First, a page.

My mother-in-law Judy passed away three years ago this spring, mere weeks after she was diagnosed with pancreatic cancer. For her memorial, I offered to put together a slideshow of her life. Family members sent me pictures, and I pored over the family photo albums. In addition to childhood black-and-whites and shots of graduations, weddings, and family vacations, I specifically wanted to include photos of Judy with each of her kids and grandkids.
Talk about a wake-up call.
I did eventually find the photos I was looking for, but I kept thinking there should have been more. There were tons of the kids themselves and several of the whole family, but I wanted each of her kids to be able to have individual photos with their mom in that slideshow. I spent hours trying to find them, and it made me sad that this incredible woman, this incomparably dedicated mother, didn’t have more photographs with her children.
I used to scoff a bit at the idea of selfies. They seemed somewhat narcissistic and awkward, something the younger generation invented in their self-centered youth. But since making that slideshow, I’ve started taking more selfies with my kids. I want them to see me with them at various stages of their childhoods. I want to stay in the picture of their lives the whole way through, figuratively and literally.
We can ask our spouses to take more photos of us, and thankfully people are starting to advocate for that. But husbands aren’t always around. When I’m snuggling with my son in the morning, sometimes I’ll take a photo of us. When I’m out on a date getting ice cream with my daughter, I’ll suggest we take a selfie.
It’s not for social media attention or for my own vanity, but rather for my kids. I suppose it’s also partially for myself, so I can have a visual reminder of those special moments when my kids are grown and flown. But it’s mainly because I don’t want them to someday have to go searching for images of them with their mother. I want them to look back through photo albums (or digital archives, who are we kidding?) and easily find pictures of us together in various circumstances, at various ages.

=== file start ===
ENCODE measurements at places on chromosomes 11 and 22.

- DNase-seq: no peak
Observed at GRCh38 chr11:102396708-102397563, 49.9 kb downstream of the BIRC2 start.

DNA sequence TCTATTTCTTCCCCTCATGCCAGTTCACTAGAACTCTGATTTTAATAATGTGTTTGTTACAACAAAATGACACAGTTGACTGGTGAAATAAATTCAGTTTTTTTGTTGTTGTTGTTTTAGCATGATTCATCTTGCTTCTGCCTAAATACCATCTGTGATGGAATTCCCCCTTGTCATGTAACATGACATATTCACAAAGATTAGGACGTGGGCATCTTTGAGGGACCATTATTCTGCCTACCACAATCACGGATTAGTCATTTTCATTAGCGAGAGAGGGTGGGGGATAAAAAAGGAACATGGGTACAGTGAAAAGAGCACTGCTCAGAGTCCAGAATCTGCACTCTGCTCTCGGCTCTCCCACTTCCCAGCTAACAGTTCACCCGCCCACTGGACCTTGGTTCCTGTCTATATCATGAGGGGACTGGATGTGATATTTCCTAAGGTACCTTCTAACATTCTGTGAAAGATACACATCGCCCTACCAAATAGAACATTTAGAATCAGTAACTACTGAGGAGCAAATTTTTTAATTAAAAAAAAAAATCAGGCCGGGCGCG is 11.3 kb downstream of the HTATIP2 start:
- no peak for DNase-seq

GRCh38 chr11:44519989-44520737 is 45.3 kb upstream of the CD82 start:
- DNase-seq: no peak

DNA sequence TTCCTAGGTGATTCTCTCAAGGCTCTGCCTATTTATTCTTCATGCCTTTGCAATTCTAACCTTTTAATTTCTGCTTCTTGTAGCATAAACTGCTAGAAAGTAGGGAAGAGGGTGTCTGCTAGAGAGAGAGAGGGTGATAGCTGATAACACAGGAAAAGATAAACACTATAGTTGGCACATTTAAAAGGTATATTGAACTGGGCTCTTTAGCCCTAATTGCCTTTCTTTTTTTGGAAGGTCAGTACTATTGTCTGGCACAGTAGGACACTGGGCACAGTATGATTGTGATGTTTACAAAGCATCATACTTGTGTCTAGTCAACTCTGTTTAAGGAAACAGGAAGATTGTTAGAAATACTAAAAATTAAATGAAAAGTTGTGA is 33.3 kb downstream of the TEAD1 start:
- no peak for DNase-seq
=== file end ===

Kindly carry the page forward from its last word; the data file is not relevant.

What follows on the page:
Putting together that montage of Judy’s life drove home the importance of not just taking photos of my kids, but photos of me with my kids. It also showed me how important it is to get past my body issues and take the dang photo, even if I don’t think I look my best. I don’t have to broadcast these photos publicly after all. The main goal is to have a living history to share with my kids and grandkids.
Judy was a beautiful woman who struggled with her weight during a good portion of her kids’ childhoods, and part of me wonders if that may have been why it was hard to find photos of her. How often do we avoid the camera because we’re feeling too frumpy? Or because our hair is looking scuzzy? Or because we haven’t put on any makeup?
I’ve used that experience to help me get over the idea that I always need to look put together before I take a picture. Honestly, some of my favorite photos of Judy are of when she was au natural. She was gorgeous, inside and out, and her smile when she took a picture with her kids and grandkids made every photo perfect. It’s no different for any of us. Our kids aren’t going to look for photos of us looking like models — they’ll want photos of us looking like Mom.
So don’t shy away from taking selfies of you and your kids. Do it freely, and do it often. Don’t fret too much over what you look like. Take pictures with each kid individually as well as all together. Give them the gift of plentiful photographs with their mother. Someday those few seconds of smiling for the camera will mean the world to them.
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